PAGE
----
I was deceived for 6 years. 6 Years of nothing but shadows, lies, and deceit. Stolen forever... by the very one you gave to without cost. Confusing, yes?
 
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No. Everything he says is true. You are uncomfortable with the fact that you DID give up rights, justice and self respect to take a leap of faith in your wife.

In your case, it paid off and maybe in spades. Well done thou good and forgiving servant.

However there are certainly enough threads where the people in question do the EXACT SAME ACTIONS you did and get a boot in the face from their 'loved one' again.

So what was the difference? Did they not 'forgive enough'? Were they not commited enough?

No. It comes down to the character and belief systems of the WS. YOU were lucky (or semi skilled at picking a woman)

Your belief systems were stronger then your senses of self and justice. That is not the case with everyone. You gave up justice and self respect for a leap of faith. You just happened to get your investment back.

If she had cheated again, would you still say you preserved your self respect or would you say you felt twice a fool?

This is rhetorical, but something to think on.

Your comment about a leap of faith is so appropriate.

I am the one who is dead set on divorce not my Cheating spouse. He still wants to reconcile and thinks we can, proving that cheaters are really living in la la land.

What was partially the impetus to file, among many other character flaws of my cheating spouse was that during a counseling session he said I would eventually cheat on him.

It's so interesting how a cheater would be worried about that.

Also, I was willing to initially take a leap of faith that once a cheater always a cheater would not apply to him, a known cheater....

Yet he was not willing to take a leap of faith that I would not cheat on him eventually, even though I was a loyal spouse.

Cheaters have major character flaws, I don't care how people spin it.
 

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They do, and I believe the article does too. It just points out what lots of people have forgotten- that forgiveness is accepting whatever wrong or indignity has been inflicted on the wronged. Many people feel that by taking the higher ground of forgiveness they are going to somehow be rewarded for that selfless act. But the act of selflessness itself means that there is no reward. Virtue is, as some would say, its own reward. Many people "forgive" and then get angry when they don't see karma swing the way they desire it.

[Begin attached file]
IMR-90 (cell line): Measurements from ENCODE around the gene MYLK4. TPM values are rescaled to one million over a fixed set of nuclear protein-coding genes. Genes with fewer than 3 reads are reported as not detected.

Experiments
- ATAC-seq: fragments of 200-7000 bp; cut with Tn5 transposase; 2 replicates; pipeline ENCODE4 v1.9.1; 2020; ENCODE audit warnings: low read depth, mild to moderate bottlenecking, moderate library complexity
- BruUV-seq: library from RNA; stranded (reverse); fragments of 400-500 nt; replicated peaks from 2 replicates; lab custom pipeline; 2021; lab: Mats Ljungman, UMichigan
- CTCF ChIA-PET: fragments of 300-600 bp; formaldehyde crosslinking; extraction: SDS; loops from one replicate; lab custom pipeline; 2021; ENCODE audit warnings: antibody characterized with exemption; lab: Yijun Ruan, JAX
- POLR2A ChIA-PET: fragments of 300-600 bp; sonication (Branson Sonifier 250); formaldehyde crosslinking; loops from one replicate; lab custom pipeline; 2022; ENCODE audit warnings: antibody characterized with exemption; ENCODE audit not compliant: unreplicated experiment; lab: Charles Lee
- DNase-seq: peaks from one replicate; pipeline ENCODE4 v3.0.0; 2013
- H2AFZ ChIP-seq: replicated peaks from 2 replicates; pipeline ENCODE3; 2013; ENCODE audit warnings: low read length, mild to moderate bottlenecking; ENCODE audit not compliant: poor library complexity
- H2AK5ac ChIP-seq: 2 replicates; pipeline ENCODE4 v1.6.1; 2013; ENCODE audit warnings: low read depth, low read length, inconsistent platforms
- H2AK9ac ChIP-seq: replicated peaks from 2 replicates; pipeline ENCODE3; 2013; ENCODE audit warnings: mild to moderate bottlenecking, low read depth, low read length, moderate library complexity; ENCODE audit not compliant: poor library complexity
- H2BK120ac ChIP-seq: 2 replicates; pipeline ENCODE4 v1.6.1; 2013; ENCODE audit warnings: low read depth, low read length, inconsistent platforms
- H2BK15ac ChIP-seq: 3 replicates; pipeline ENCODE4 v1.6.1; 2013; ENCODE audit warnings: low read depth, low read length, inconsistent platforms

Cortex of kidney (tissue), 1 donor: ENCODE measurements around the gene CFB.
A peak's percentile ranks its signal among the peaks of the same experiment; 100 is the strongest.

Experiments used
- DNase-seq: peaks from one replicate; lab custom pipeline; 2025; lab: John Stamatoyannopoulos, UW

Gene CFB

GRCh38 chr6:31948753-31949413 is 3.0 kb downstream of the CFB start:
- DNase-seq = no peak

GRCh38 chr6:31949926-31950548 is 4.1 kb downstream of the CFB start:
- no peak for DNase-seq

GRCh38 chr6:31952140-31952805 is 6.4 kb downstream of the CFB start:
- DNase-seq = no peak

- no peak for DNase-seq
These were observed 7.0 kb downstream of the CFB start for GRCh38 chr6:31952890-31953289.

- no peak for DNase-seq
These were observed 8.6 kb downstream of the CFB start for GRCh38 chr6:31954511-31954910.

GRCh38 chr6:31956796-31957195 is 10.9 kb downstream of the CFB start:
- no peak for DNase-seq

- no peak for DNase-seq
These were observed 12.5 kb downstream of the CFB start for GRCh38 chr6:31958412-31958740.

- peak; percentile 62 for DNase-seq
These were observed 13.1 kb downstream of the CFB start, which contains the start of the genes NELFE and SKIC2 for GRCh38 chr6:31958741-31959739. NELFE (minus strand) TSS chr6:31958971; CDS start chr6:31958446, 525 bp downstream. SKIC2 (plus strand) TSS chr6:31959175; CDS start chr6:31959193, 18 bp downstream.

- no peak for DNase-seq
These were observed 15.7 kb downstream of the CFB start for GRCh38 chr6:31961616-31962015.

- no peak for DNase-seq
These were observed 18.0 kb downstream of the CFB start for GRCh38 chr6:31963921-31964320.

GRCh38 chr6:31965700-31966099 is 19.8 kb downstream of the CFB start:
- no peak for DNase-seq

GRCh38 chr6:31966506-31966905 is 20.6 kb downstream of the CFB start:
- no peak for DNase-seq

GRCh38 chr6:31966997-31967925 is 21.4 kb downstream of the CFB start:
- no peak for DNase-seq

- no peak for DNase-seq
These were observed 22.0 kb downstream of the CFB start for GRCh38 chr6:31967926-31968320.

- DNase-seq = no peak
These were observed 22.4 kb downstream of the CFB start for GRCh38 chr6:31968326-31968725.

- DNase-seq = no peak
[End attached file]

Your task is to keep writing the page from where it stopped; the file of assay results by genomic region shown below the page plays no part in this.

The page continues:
Rewarded oh yeah I can't wait maybe there will be 72 virgins waiting for me HA.
Forgiveness in the case of infidelity has so many different angles (sexual failure, kids ,money, social shame, failure as a person) that it is very hard to make any reason or motivation fit the situation. Pick a reason and someone else will have 2 more, we stay and try to forgive because we think it is better than blowing everything up and moving on.
I still have the opinion that forgiveness for a man is a bit more difficult (sorry ladies) mainly due to the sexual part of the equation, when your wife cheats you think that you couldn't satisfy her, she needed someone who could. I mean women know when a man is satisfied he has an orgasm (never had a bad one, doubt any man ever has) women who knows she could scream like her head is on fire that could just be her way of getting the man off so she can watch tv.
Either way I am finding out that forgiveness takes a heavy toll, while you may say you forgive this isn't something that just goes away so it pushes you down every single day and you have to work hard to continue giving forgiveness everyday even on those days when you may want justice.
 

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Rewarded oh yeah I can't wait maybe there will be 72 virgins waiting for me HA.
Forgiveness in the case of infidelity has so many different angles (sexual failure, kids ,money, social shame, failure as a person) that it is very hard to make any reason or motivation fit the situation. Pick a reason and someone else will have 2 more, we stay and try to forgive because we think it is better than blowing everything up and moving on.
I still have the opinion that forgiveness for a man is a bit more difficult (sorry ladies) mainly due to the sexual part of the equation, when your wife cheats you think that you couldn't satisfy her, she needed someone who could. I mean women know when a man is satisfied he has an orgasm (never had a bad one, doubt any man ever has) women who knows she could scream like her head is on fire that could just be her way of getting the man off so she can watch tv.
Either way I am finding out that forgiveness takes a heavy toll, while you may say you forgive this isn't something that just goes away so it pushes you down every single day and you have to work hard to continue giving forgiveness everyday even on those days when you may want justice.
That is a major problem with forgiveness.

Once you walk down that path, with the belief structure that supports it, if you change your mind, there is a huge hit in your sense of self worth and honor.